LawShelf courses have been evaluated and recommended for college credit by the National College Credit Recommendation Service (NCCRS), and may be transferred to over 1,500 colleges and universities.

We also have established a growing list of partner colleges that guarantee LawShelf credit transfers, including Excelsior College, Thomas Edison State University, University of Maryland Global Campus, Purdue University Global, and Southern New Hampshire University.

Purchase a course multi-pack for yourself or a friend and save up to 50%!
1-year bachelor's

Considerations in Initiating a Divorce

See Also:

Initiating a Divorce Action

            When planning our weddings, many of us have visions of what wedded bliss will look like. In most of our plans, divorce is not a topic that we want to broach or even imagine could be possible.  But what if the seemingly impossible becomes possible?  What steps should one take in filing a divorce?

            If there is a prenuptial agreement in place, that will be the first item that the litigant will want to consider prior to filing.  A prenuptial agreement is an agreement between two people prior to entering a marriage that contractually determines property issues. Most states will honor a prenuptial agreement, and the court will enforce those provisions if they meet the statutory requirements of the state.  If there is a prenuptial agreement, the first step should be to consult with an attorney regarding the parties’ legal rights under the agreement.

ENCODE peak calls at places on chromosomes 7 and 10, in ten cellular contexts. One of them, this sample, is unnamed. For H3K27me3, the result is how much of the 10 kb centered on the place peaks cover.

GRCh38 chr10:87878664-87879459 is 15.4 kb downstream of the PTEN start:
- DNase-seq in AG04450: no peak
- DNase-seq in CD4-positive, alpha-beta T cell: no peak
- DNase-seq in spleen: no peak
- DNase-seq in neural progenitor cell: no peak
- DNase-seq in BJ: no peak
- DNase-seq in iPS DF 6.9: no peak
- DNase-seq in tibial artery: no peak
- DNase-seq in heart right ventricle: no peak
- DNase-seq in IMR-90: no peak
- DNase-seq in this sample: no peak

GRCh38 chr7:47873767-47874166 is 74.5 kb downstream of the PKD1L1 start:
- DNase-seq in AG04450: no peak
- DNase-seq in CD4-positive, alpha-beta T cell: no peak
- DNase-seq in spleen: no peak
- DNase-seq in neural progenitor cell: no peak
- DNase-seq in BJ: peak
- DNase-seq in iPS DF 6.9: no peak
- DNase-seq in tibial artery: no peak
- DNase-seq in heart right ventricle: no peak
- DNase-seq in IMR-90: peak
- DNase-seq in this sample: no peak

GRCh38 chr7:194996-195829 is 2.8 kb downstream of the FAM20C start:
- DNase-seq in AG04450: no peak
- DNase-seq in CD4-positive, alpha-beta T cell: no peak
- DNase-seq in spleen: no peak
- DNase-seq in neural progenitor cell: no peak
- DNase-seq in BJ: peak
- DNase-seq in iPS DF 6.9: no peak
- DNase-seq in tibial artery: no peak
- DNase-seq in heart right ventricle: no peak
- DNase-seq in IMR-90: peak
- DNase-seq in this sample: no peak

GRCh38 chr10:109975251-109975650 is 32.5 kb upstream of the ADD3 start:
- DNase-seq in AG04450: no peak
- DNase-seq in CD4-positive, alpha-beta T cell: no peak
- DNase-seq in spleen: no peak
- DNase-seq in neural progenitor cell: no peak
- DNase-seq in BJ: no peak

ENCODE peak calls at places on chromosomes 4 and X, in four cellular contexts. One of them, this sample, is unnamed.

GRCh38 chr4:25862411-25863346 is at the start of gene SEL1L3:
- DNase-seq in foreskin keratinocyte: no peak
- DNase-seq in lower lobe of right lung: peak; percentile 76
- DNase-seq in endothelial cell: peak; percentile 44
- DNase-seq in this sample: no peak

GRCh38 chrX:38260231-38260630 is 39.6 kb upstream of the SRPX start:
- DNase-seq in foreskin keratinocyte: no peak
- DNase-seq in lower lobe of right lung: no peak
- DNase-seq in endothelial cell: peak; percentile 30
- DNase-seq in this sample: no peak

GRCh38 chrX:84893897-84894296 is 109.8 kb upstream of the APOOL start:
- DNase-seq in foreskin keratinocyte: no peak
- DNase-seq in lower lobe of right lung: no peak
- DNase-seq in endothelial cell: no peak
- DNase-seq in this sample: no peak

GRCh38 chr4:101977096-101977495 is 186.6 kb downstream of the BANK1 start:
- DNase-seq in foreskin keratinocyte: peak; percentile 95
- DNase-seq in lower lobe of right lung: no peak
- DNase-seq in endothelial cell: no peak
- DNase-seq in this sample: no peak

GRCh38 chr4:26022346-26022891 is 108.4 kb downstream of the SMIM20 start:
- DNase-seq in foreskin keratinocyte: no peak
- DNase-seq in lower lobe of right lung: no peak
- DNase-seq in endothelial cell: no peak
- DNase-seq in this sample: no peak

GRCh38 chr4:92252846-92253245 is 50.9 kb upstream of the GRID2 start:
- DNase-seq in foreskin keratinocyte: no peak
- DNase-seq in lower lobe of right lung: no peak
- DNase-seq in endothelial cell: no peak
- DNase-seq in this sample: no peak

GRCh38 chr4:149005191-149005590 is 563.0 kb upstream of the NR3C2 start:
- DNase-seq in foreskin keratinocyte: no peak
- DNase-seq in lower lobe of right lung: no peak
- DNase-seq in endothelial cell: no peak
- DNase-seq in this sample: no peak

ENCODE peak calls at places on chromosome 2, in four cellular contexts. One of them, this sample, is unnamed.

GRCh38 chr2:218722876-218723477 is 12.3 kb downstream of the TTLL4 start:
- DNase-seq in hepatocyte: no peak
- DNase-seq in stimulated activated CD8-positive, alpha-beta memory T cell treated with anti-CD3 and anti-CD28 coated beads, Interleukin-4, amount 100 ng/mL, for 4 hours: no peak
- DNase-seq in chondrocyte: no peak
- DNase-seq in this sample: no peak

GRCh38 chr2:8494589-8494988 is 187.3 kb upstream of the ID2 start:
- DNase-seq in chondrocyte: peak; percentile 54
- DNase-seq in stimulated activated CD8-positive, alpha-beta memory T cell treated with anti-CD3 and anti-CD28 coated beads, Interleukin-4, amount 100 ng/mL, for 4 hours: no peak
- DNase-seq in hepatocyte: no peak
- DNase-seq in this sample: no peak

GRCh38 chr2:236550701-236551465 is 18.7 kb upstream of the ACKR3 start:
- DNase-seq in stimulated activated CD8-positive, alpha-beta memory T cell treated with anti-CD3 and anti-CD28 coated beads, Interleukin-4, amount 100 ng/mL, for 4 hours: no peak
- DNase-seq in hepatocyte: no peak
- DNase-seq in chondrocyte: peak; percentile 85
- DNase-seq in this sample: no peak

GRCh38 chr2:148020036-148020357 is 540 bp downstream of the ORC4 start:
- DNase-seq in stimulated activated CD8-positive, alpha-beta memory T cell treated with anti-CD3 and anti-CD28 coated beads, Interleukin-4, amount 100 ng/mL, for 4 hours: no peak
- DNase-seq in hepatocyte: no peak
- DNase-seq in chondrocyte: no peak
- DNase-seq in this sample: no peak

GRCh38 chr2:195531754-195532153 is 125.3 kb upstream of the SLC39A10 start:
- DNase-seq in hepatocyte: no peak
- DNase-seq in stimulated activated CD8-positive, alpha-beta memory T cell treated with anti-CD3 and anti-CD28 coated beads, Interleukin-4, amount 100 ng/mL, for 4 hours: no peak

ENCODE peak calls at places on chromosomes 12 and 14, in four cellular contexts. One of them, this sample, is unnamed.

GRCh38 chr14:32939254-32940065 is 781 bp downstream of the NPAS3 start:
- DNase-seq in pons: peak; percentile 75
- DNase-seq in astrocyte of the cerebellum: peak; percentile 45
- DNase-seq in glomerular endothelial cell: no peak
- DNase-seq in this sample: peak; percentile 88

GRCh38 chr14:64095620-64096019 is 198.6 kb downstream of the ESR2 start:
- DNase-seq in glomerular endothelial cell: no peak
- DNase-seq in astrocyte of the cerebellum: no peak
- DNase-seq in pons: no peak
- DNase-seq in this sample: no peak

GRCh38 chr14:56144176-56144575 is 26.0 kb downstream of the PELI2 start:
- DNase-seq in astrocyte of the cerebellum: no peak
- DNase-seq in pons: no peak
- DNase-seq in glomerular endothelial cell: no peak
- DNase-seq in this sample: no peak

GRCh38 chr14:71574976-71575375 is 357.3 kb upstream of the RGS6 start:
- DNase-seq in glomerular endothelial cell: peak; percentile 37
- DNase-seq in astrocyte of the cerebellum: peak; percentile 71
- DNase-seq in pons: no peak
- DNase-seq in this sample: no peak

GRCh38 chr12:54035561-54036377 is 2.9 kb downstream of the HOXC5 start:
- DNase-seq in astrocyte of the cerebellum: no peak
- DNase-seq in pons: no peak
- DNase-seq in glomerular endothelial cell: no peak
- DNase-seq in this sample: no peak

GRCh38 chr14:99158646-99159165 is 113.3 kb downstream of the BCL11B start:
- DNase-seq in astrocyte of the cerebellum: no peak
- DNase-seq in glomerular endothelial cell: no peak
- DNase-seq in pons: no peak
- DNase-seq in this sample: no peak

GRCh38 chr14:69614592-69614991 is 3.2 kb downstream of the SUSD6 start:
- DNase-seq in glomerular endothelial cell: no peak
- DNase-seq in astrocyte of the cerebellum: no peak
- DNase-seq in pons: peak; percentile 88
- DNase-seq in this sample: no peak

While the law allows people to represent themselves in a divorce proceeding, it is usually a good idea to consult a family law attorney.  The attorney will be able to inform the litigant about the applicable laws, and the attorney can educate the client regarding how the divorce process works.

            If one does decide to represent oneself in a divorce case (called a “pro se litigant”), one may want to consider visiting a law library in the area prior to filing the suit or speaking directly with the clerk of the family law court.  Many law libraries and courts will assist pro se litigants, and in most cases, the staff is more than willing to point the pro se litigant in the right direction.  Most states have online legal forms resources that a pro se litigant can access to properly file a divorce action.

            If an attorney is retained, the cost of legal fees will usually be determined by the attorney’s hourly rate.   However, some attorneys handle divorces for a flat fee or a flat rate payment structure with variable costs.  The amount an attorney will change is based on factors such as the attorney’s number of years in practice, the customary fees charged by other similarly situated attorneys in the geographical area, and whether the attorney is board certified in the field.  Hourly rates can range from $100.00 to $500.00 per hour, or more, depending on a variety of factors.  In many instances, the parties themselves drive the cost of their divorce.  The complexity of the issues, such as whether there is a custody battle, the size of the marital estate, and issues such as alimony or spousal maintenance are also factors in the total cost of a divorce.